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Steve Jobs chucks Apple server biz from pram

XServe bites the dust. And so much more

Designing a Defense for Mobile Applications

OK, boys. Back to the mid-90s

And so server customers are being told to roll back to the mid-1990s and use desktop and tower PCs equipped with Mac OS X Snow Leopard Server. In the planning document, Apple says that customers who want to have a server can use a Mac Pro or a Mac Mini. But neither machine has redundant power supplies, lights-out management service processors, or standard rack-mounting — which are tick marks for a lot of data centers these days.

The Mac Pro, a two-socket tower workstation, was updated with the Xeon 5600s this summer. The behemoth is 12U high, and you can only get two of them side-by-side on a rack shelf. That means you can get only six Mac Pro machines in the same rack space as you could put 36 Xserves.

Granted, if you want to pay the premium, you can have 50 per cent more cores and about that much extra computing oomph in each Mac Pro because it uses the six-core Xeons 5600s instead of the quad-core Xeon 5500s where the Xserves are stuck, but that still works out with four times the compute density per rack for the Xserves. (And again, this is a completely artificial situation since Apple could have and should have upgraded the Xserves to the Xeon 5600s earlier this year).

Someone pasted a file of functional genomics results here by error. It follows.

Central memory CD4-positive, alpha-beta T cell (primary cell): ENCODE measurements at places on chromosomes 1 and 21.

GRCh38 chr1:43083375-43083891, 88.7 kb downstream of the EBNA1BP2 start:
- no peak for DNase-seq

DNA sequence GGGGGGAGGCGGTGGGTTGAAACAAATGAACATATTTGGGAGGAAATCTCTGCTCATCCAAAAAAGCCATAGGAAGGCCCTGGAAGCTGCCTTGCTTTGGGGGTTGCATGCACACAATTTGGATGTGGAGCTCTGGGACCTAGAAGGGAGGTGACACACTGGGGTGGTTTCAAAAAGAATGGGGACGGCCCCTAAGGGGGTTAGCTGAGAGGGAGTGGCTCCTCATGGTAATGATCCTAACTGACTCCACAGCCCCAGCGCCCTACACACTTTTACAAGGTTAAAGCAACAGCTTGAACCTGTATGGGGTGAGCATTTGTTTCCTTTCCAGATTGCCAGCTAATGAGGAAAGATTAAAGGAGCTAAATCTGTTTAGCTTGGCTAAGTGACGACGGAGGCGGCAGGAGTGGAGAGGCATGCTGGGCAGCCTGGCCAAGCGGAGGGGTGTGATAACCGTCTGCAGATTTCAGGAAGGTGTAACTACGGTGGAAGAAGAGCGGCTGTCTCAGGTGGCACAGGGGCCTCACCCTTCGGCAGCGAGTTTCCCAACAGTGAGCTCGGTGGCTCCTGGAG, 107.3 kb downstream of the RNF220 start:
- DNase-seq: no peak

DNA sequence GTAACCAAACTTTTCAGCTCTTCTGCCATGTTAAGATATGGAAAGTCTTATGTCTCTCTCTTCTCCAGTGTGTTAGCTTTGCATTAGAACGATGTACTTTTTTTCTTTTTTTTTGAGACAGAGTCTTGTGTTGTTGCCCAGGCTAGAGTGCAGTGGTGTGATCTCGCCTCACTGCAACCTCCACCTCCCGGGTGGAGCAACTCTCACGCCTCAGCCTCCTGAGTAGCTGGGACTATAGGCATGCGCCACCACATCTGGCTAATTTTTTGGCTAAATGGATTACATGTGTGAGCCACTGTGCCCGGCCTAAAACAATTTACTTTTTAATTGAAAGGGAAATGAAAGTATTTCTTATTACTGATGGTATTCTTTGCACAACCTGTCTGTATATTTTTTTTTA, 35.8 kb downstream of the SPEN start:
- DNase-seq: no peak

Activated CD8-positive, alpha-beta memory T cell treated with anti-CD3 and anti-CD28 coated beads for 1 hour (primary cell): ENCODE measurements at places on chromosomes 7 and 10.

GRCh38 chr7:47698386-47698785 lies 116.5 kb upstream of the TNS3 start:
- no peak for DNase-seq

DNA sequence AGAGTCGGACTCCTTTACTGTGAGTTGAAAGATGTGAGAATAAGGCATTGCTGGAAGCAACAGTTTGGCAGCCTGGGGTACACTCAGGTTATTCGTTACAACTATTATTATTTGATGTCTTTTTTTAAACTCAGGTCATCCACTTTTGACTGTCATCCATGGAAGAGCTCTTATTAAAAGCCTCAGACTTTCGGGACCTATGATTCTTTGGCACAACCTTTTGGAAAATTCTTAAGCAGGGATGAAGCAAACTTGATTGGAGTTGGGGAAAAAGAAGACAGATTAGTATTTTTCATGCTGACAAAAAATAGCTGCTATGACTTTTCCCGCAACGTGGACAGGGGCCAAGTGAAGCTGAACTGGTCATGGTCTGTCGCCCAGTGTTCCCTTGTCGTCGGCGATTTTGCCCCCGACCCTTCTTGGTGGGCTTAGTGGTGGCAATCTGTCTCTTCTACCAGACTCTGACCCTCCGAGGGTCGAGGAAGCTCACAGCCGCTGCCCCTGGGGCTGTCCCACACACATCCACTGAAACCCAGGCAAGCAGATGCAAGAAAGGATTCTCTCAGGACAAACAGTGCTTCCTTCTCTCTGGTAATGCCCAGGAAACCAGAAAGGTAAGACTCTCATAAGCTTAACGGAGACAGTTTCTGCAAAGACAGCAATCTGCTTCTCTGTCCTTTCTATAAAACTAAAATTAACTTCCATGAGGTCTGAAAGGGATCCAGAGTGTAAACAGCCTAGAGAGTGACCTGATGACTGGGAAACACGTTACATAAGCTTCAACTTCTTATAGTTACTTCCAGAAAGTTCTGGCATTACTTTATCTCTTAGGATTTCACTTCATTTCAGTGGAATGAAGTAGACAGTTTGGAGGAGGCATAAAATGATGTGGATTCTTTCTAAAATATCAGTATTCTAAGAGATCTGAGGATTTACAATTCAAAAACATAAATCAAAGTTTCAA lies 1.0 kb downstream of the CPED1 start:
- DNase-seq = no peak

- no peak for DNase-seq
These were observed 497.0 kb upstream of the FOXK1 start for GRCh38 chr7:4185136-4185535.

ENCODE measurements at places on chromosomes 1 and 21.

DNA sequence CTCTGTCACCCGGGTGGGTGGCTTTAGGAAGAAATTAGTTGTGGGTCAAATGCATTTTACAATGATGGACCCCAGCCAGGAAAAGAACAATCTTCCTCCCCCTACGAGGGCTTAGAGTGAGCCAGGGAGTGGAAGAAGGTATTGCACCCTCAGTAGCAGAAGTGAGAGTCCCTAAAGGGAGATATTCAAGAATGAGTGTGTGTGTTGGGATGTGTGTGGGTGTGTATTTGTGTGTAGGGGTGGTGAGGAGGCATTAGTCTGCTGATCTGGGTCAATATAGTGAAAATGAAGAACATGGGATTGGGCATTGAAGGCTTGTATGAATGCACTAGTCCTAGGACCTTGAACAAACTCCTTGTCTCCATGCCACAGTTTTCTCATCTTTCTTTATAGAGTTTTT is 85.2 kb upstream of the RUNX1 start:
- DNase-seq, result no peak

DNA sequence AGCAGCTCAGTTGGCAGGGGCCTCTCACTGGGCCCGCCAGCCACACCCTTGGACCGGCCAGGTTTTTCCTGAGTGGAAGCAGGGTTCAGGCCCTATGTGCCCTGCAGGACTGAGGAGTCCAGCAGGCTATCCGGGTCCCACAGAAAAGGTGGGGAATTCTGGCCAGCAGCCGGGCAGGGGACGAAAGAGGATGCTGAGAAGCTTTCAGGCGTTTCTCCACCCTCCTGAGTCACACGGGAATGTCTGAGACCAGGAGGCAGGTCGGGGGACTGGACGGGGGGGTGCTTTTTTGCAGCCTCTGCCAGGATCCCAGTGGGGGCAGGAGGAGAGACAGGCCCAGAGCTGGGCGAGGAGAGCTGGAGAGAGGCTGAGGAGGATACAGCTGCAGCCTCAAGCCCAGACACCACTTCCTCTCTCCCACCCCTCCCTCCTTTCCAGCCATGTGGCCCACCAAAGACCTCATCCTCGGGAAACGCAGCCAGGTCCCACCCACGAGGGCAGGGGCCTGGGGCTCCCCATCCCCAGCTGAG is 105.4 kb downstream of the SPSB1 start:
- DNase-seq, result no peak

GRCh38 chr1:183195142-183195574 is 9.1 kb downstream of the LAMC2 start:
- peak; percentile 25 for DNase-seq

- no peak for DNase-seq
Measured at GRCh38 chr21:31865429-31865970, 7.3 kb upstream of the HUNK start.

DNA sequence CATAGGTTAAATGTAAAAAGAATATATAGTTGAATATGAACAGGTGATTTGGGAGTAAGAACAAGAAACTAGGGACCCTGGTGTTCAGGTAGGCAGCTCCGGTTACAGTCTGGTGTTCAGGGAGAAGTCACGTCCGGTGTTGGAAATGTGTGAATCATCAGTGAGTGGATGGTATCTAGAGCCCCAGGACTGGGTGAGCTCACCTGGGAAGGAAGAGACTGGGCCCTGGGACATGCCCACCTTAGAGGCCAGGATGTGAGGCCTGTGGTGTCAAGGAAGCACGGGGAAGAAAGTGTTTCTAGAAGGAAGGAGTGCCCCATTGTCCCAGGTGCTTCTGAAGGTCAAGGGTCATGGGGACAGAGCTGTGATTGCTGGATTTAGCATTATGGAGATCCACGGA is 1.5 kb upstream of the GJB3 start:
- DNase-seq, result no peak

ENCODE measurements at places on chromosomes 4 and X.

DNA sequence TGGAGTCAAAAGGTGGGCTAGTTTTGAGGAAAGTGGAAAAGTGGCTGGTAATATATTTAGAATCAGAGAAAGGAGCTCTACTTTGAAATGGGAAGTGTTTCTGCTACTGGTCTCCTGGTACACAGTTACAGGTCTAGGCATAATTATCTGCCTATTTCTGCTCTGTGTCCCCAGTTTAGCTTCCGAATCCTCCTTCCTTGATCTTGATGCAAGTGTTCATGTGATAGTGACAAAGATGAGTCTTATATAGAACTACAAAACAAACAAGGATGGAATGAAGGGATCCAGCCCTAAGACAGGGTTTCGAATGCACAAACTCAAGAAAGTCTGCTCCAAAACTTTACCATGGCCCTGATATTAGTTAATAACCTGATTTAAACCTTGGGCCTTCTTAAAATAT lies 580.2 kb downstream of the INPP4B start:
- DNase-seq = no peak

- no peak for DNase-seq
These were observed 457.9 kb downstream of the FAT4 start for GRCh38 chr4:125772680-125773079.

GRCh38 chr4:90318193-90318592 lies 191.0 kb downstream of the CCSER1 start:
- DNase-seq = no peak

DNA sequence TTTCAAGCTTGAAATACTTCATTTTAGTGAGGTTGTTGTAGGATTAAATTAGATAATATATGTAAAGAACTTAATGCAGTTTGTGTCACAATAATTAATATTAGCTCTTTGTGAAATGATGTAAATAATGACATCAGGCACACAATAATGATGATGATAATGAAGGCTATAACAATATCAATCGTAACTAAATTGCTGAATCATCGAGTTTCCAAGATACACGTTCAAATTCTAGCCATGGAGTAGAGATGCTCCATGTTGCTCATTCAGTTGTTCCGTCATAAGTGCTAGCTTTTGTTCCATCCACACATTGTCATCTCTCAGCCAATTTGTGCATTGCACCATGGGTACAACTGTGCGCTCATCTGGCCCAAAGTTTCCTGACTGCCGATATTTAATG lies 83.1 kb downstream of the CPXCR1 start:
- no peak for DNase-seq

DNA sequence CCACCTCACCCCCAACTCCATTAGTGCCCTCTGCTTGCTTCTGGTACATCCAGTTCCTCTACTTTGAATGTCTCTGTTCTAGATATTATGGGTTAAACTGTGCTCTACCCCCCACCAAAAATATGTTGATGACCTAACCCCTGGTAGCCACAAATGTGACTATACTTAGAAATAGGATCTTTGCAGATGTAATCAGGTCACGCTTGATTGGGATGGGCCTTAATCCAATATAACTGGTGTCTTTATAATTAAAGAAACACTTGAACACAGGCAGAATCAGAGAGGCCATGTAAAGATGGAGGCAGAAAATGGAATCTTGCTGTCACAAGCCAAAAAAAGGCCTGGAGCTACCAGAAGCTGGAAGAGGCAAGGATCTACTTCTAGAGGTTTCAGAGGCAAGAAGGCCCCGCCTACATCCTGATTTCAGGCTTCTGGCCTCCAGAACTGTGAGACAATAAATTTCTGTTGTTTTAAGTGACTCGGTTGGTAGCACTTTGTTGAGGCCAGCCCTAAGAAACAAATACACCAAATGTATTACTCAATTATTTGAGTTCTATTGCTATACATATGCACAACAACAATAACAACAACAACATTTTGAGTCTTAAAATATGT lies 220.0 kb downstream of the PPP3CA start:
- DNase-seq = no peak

The Mac Pro sports faster and more processors as well as three empty PCI-Express slots (one of the four is used for the graphics card), compared to two for the Xserve (which has on-board graphics). The Mac Pro also has a fatter 950 watt power supply compared to the 750 watter used in the Xserve, but it needs it to support the larger number of disk drives and the graphics card in the workstation.

Depending on the configuration, the Mac Pro can meet or beat the performance of an Xserve, according to Apple's transition document. An Xserve with two quad-core Xeon 5600s running at 2.26GHz, 24GB of memory, a RAID 5 card, three 1TB disks, and a Fibre Channel adapter linking out to external storage costs $9,349.

The most-similar Mac Pro configuration comes with two quad-core 2.4GHz Xeon 5600 chips (these processors come in two, four, and six-core variants) and with the same processor, memory, and disk options (plus a graphics card that is worth $250), the Mac Pro costs $7,649. That's about 6 per cent more performance for the Mac Pro at an 18 per cent lower price. (Snow Leopard Server runs $499 for an unlimited license, and the Xsan2 cluster file system costs $999, for these machines.)

You can see now why Apple wants to have customers use high-volume workstations as servers. Look at the premium it has to charge for the Xserves, and at the low volumes Apple still has in the server racket, it is quite possible the company is losing money on each and every one. (If Apple was making money in servers, the Xserves would still be in the catalog and would have been properly upgraded earlier this year.)

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